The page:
The recently concluded PGA Tour season featured a split-year calendar, an incredible stretch from Rory McIlroy, Tiger Woods' injury saga and Billy Horschel's late season surge to capture the FedEx Cup. The GolfChannel.com staff weighs in on their story of the year:
By RANDALL MELL
Tiger Woods splitting with swing coach Sean Foley ranks as the biggest story of the year because it significantly impacts one of the most important stories in the history of golf. It impacts Woods’ pursuit of Nicklaus and the Golden Bear’s record 18 major championship victories.
Woods didn’t win a major with Foley.
Why it didn’t work won’t matter when history eventually gives context to their four years together as it relates to the pursuit of Jack. Did Tiger make it harder on himself trying to change his swing for a third time? Did he become “over engineered” as some analysts suggest? Would emotional turmoil and injury have derailed Woods no matter what swing he committed to making? Did Tiger's changing priorities impact his quest?
History will remember that Tiger’s four years with Foley didn’t get him closer to the driving ambition of his professional life. It will remember the split signifying their union was a failure in that singularly cold and narrow regard.
By RYAN LAVNER
In time, we’ll likely view the season as the one in which the game’s two biggest stars stepped aside and ushered in a new era in golf.
Tiger Woods’ slide was more understandable. A five-time winner in 2013, he teed it up only seven times this season because of injury. Mickelson, meanwhile, played a reasonably full schedule, with 21 events, but his only top-10 was a T-2 at the PGA Championship, where a late bogey doomed his bid for a sixth career major. Those believing that performance would translate to a strong finishing kick were disappointed. Lefty bowed out at the BMW Championship, meaning that neither he nor Woods participated in the Tour Championship for the first time since 1992.
Mickelson’s thrill ride at Valhalla was a prime example of what we can expect in this new world order – occasional flashes of brilliance, followed by stretches of mediocrity. There’s a new king of the sport in Rory McIlroy. Jason Day, Rickie Fowler, Jordan Spieth and Billy Horschel seem poised to take the next step, and early-30-somethings such as Adam Scott, Justin Rose and Sergio Garcia aren’t going anywhere, either.
So even if they return to championship form next season, Woods, who turns 39 in December, and Mickelson, 45 next summer, will find a more crowded, competitive landscape in which sometimes even their best won’t be enough.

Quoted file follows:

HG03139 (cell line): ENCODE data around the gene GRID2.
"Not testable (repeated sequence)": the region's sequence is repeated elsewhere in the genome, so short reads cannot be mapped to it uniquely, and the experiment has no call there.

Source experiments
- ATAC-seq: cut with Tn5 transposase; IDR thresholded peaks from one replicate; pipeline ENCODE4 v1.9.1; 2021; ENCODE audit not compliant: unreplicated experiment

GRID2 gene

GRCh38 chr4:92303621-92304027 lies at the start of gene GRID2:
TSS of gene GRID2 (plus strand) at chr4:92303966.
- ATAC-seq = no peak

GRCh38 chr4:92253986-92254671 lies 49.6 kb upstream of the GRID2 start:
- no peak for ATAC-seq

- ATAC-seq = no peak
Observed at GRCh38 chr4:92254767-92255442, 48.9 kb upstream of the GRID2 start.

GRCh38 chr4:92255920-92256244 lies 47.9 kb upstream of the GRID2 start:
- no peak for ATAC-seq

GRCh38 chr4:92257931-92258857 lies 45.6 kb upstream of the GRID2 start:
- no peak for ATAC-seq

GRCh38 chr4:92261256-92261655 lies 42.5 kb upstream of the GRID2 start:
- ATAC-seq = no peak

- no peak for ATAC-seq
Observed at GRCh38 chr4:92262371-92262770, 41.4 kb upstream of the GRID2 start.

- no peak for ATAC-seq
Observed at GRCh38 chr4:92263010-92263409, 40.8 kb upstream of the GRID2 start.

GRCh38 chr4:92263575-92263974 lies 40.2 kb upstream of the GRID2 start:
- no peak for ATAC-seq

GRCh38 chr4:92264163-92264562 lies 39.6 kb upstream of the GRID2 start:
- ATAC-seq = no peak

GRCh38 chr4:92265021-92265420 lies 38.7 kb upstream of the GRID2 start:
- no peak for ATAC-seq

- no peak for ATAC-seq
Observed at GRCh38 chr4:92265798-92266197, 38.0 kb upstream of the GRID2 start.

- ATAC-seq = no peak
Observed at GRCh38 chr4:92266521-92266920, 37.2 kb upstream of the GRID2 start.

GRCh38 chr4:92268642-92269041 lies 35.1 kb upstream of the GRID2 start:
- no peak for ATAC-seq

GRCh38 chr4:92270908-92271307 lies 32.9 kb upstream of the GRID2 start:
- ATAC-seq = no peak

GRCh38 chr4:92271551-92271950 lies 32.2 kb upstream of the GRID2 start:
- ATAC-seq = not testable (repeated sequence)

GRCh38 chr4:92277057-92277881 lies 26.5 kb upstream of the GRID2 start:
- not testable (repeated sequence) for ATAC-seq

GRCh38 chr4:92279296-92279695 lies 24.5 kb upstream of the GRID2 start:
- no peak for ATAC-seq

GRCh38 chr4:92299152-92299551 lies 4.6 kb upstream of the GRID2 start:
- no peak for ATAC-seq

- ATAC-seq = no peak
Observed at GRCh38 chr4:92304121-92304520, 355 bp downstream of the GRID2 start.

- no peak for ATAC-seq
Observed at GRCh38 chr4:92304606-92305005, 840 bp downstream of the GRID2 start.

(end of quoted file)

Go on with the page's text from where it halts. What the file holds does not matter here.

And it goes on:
By JASON SOBEL
It took six months, but golf's Season of Parity was starkly interrupted by the Summer of Rory, as Rory McIlroy won two majors, four events overall and reestablished himself as the world's No. 1 player.
To me, that was this year's biggest story.
Remember: Entering the year, McIlroy was an ultra-talented rising star with two major titles on his resume, but his future was also shrouded in mystery. After an equipment change, he won just a single tournament in 2013 – and that was a late-season start in Australia.
His performance this year proved that he is not just the future of golf; he's the present, too.
The number of players in the modern era with four major titles at the age of 25 can be counted on one hand with a few fingers left over.
If we learned anything this year, it's that the game at its highest level has transitioned into the Rory McIlroy Era – a stark contrast to what we've seen over the past two decades.
By WILL GRAY
While the coinciding struggles of Tiger Woods and Phil Mickelson helped define 2014, the key takeaway from this season will be the return of Rory McIlroy. McIlroy flashed his brilliance in 2012, but this year he sustained it. In between, he faced questions about equipment changes, relationship issues and even an apparent fear of Fridays. The Ulsterman persevered, and his tear through the summer that included a run of three straight wins and two majors will be the lasting image of this season.
McIlroy’s overall major haul is still to be determined, but that’s beside the point: this year he showed that he is able to both step into the spotlight and thrive under the brightest lights. Winning tournaments as the top player in the field is a tall task, but it’s an accomplishment he pulled off in consecutive weeks in August, and while comparisons with Woods are essentially unfair, McIlroy’s run through the summer – when his best was simply better than the rest of the world – was at least a little Woods-ian.
Tiger will be back, and so will Phil. Their seasons were each an exception, rather than a rule. The re-emergence of McIlroy, though, will have lasting effects that linger well after the calendar flips to 2015.